Extradite South African detainees

LOCKED UP in a foreign country

A South African perspective

LOCKED UP in a foreign country is intended to WAKE UP and SHAKE UP the harsh reality of drug trafficking.

This is not another "don't do drugs" website. Rather, it is intended to give you a glimpse into the darker side of the drug business.

If you have never used or never thought about dealing drugs, some of your closest friends probably have. Drug Mules are recruited in nightclubs, at parties, pubs, on the rugby field, in the gym, university, the workplace. In fact, every social gathering has potential.

Not every drug user becomes an addict however, using some drugs can lead to addiction. Addiction can lead to becoming a mule.

For the addict who has lost everything, accumulated debts and finds themselves in a dire financial position, the offer of cash-for-a-run is a very attractive one. The going rate is between R20,000 and R35,000.


  • To educate people!!
  • To put as much pressure as it takes on the SA Government to SIGN onto the existing worldwide multi-lateral Prisoner Transfer Agreement and extradite it's people!!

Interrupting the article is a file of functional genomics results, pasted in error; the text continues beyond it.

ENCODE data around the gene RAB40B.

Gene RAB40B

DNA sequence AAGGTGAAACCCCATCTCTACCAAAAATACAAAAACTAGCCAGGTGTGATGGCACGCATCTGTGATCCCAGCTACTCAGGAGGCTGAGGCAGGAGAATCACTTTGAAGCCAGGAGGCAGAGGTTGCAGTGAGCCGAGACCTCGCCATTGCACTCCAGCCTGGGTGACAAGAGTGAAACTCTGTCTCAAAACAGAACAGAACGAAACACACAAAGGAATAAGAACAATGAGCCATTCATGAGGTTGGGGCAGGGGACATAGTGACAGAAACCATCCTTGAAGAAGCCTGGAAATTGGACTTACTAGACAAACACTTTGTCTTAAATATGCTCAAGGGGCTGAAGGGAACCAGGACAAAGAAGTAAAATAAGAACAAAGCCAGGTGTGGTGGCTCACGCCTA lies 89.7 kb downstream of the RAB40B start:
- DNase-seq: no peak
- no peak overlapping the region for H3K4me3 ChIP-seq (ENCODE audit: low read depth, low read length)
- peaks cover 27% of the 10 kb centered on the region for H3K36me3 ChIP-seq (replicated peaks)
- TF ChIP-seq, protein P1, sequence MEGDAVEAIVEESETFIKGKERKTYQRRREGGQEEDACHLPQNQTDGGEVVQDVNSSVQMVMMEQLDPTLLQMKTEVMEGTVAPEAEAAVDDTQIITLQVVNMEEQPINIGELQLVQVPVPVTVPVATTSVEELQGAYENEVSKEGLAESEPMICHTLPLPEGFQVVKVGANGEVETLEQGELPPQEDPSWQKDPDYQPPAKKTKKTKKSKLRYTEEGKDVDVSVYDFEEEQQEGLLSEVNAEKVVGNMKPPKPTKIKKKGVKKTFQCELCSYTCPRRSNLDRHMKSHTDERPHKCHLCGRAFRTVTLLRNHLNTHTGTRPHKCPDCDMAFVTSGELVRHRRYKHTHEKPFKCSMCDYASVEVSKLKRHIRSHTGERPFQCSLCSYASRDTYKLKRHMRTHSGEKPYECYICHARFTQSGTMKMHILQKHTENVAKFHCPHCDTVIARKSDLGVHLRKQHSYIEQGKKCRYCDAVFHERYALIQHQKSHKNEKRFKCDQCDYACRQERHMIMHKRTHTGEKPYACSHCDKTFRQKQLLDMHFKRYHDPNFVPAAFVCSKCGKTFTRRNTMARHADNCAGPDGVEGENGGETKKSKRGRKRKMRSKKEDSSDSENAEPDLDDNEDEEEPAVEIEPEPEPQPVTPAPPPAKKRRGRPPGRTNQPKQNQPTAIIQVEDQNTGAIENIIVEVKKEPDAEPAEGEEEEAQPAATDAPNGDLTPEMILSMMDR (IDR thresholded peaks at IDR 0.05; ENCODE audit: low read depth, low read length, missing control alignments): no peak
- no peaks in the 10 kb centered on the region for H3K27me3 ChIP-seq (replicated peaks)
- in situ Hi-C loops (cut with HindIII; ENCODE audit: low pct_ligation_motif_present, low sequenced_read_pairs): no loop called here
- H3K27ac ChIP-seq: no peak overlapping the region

Blow for SA inmates in jail abroad

Written by ZELDA VENTER on 10 December 2010.

In what could be seen as a major blow for South Africans serving prison sentences abroad, the Pretoria High Court yesterday rejected a mother’s plea for an order compelling the SA government to reconsider her request to enter into a prisoner transfer agreement to have her drug-smuggling son serve the remainder of his prison sentence on home soil.


Is "The War on Drugs" Succeeding ?

on 01 December 2010.

Opinions vary when the question is asked:  "are we winning this war against drugs?"

Many will argue the sense in spending so much, to achieve so little.


Behind Foreign Bars

Written by People on 15 November 2010.

Brigene Young became the first foreigner to be released from a Mauritius prison after being charged for drug trafficking. She was one of the lucky ones, considering two of the original 31 South Africans in Mauritius’s prison system have died – one from suicide, the other from cardiac complications.


‘Our drugs keep the Flats alive’

Written by Vincent Cruywagen on 22 October 2010.

In exclusive interviews with the Daily Voice, druglords say the Cape Flats would be worse off without them.

The death merchants say that without the multi-million rand drug trade, life on the Flats would become unbearable for the network of families they support.